January 11: Carousel history | City compost | Street design and equity

GroJLart unearths the history of G.A. Dentzel Carousel Company at Broad Street, Erie and Germantown avenues. Dentzel, a German immigrant, hired master Italian and German sculptors and established what would be called the “Philadelphia Style” of carousels, carving the whole animal kingdom in extraordinary detail. The Please Touch Museum’s Dentzel carousel (above) was built for Woodside Park in 1909.

At the northwest corner of North Broad and Spring Garden, Parkway Corp. is planning a new mixed-use complex designed by BLT Architects. Curbed has the rendering.

Dan McQuade toasts the Palestra’s 90th birthday. The basketball gym is so beloved, so storied, that this weekend after Penn State lost a “home” game at the Palestra, coach Tom Izzo actually offered his apologizes “to this magnificent facility.”

Philly has proudly and historically been a beer city – and now PhillyMag reports we have another first to add to our resume: “Philly Loves Beer is the country’s first (and only) non-profit organization dedicated to the love and greater glorification of beer that’s not linked to a brewing guild or business association. It exists to ‘serve as the foremost authority on beer and beer culture in Philadelphia and the surrounding area,’ and will do so through education, advocacy and networking 365 days a year–not just during the annual Philly Beer Week bachanal.”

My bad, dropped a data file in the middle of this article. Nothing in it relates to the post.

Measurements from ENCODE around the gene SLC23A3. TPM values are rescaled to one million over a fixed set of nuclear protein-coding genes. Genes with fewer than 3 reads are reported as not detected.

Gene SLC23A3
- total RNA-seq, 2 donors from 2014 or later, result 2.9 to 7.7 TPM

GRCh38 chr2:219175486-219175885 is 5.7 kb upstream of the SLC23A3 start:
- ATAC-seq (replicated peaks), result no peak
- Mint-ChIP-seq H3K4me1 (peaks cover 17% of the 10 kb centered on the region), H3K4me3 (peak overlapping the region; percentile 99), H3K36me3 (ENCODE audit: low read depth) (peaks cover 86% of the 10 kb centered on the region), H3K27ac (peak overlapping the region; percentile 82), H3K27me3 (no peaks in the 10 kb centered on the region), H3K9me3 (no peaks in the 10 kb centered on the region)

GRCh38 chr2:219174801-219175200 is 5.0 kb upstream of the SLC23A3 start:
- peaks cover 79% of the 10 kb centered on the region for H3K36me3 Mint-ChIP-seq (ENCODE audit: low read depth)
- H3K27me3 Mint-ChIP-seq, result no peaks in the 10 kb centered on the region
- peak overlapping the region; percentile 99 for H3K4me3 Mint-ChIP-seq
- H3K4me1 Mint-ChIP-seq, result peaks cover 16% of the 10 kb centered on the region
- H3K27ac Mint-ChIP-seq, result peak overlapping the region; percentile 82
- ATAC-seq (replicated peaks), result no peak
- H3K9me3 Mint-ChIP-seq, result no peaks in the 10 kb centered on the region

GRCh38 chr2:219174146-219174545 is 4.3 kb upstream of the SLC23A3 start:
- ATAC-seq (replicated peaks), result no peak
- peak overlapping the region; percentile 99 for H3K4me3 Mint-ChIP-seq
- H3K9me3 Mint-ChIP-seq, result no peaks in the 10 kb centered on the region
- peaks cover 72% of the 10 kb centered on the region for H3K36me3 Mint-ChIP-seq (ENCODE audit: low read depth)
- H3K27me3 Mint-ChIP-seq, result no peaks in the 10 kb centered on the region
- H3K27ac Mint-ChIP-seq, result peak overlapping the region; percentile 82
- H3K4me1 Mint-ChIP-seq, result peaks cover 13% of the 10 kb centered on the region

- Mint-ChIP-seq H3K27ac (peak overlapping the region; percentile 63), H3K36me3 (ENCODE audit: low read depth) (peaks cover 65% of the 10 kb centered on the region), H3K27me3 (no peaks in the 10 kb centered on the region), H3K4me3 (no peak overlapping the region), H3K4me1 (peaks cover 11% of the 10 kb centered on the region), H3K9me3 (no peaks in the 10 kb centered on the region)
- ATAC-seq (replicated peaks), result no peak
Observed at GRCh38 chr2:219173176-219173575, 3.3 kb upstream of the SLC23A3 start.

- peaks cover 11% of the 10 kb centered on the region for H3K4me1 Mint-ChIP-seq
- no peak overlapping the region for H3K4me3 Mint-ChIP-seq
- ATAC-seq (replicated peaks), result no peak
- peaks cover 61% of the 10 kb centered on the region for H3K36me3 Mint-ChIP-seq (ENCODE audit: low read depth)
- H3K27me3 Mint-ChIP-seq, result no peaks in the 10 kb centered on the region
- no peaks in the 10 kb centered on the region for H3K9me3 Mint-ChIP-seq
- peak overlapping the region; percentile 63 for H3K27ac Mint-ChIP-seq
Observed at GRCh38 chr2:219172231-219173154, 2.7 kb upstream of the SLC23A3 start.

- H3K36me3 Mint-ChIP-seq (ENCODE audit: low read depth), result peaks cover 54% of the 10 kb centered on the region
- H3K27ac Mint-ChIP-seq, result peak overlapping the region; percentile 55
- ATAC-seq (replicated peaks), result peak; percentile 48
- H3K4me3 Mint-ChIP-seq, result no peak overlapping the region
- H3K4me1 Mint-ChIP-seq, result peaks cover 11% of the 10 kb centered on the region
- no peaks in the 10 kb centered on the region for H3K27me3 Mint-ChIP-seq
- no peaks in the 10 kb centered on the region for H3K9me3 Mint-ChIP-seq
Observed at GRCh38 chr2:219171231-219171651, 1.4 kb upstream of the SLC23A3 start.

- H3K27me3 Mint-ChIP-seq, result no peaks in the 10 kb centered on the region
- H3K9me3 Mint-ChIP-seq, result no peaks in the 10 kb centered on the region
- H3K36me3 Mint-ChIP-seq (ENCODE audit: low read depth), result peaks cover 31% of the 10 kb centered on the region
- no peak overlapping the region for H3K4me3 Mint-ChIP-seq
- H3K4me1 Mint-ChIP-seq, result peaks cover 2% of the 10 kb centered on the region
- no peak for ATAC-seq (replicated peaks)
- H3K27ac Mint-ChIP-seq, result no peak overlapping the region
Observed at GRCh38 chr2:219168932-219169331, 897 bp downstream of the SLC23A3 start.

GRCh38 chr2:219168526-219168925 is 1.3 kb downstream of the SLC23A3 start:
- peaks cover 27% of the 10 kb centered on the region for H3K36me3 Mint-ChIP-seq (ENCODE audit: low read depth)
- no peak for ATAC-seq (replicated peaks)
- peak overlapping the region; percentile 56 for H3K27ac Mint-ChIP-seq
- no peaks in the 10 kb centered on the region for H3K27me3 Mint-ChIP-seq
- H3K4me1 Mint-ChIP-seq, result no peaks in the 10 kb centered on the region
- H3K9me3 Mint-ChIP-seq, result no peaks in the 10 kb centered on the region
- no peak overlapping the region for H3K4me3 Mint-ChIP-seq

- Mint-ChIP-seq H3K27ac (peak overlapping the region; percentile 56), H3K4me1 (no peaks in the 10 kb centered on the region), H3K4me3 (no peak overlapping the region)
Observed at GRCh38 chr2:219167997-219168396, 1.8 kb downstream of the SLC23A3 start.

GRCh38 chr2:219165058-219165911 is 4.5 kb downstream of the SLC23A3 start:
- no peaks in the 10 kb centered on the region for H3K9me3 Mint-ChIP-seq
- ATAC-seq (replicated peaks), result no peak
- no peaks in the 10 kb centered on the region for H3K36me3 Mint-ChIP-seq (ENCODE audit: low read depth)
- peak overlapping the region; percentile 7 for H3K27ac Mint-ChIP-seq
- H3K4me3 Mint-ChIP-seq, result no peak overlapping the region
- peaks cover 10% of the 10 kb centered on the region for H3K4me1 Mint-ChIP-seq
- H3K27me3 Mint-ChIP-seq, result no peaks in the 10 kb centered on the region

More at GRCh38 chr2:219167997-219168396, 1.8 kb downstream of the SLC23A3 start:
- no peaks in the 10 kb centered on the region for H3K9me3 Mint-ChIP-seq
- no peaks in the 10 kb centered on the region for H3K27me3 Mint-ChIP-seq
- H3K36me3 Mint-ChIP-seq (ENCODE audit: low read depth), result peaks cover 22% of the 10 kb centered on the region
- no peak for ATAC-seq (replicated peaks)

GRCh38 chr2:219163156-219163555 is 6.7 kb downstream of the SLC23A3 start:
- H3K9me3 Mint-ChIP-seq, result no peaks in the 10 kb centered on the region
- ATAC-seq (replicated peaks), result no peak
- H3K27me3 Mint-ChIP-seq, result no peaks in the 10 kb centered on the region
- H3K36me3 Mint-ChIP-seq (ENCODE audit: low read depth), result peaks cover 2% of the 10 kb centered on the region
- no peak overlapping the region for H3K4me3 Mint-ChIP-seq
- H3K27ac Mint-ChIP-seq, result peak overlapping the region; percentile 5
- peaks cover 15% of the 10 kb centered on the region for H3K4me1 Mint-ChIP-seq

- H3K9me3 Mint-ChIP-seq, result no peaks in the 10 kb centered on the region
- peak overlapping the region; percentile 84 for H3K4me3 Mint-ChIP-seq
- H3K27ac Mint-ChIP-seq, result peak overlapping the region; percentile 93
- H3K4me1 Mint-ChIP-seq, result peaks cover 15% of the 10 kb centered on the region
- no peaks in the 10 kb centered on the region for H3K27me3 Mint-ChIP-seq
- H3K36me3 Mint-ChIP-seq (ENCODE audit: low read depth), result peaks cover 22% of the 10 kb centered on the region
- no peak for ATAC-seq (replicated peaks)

In the race to reduce waste, municipal composting is the next frontier, reports The Christian Science Monitor. Milwaukee just launched its pilot program. Could Philadelphia be the next?  Philadelphia Citizen looks in depth at Ottawa’s composting program and considers Philly’s possibilities. Tim Bennet of Bennett Composting, a local composting service, points out the need for regional facilities to handle any large-scale initiative. “Bennett cites the Wilmington Compost Facility, which when opened was set to be the primary composting facility for the Wilmington area and the Mid-Atlantic in general. Opened in 2009, the $20 million facility was ordered to close doors in 2014, having vastly overestimated the amount of compost that it could process.” As we’ve recently reported, Philly has set a goal of becoming a zero waste city by 2035.

According to a new report by the National Complete Streets Coalition, a working group within Smart Growth America, “pedestrians in the United States have a higher risk of being killed by cars if they’re people of color, aged 65 or older, uninsured, or from a low-income household,” Fast Co. Design reports. Bad design disproportionately creates worse conditions for more marginalized groups, the study found and puts street design in terms of public health and equity. “Data alone isn’t always a compelling enough argument for integrating traffic-calming mechanisms in streets. But a recent ruling from the New York State Court of Appeals might add a sense urgency. In December, the court decided that New York City and other local governments could be held legally liable for failing to redesign dangerous streets, a potential boon to the complete streets cause.”

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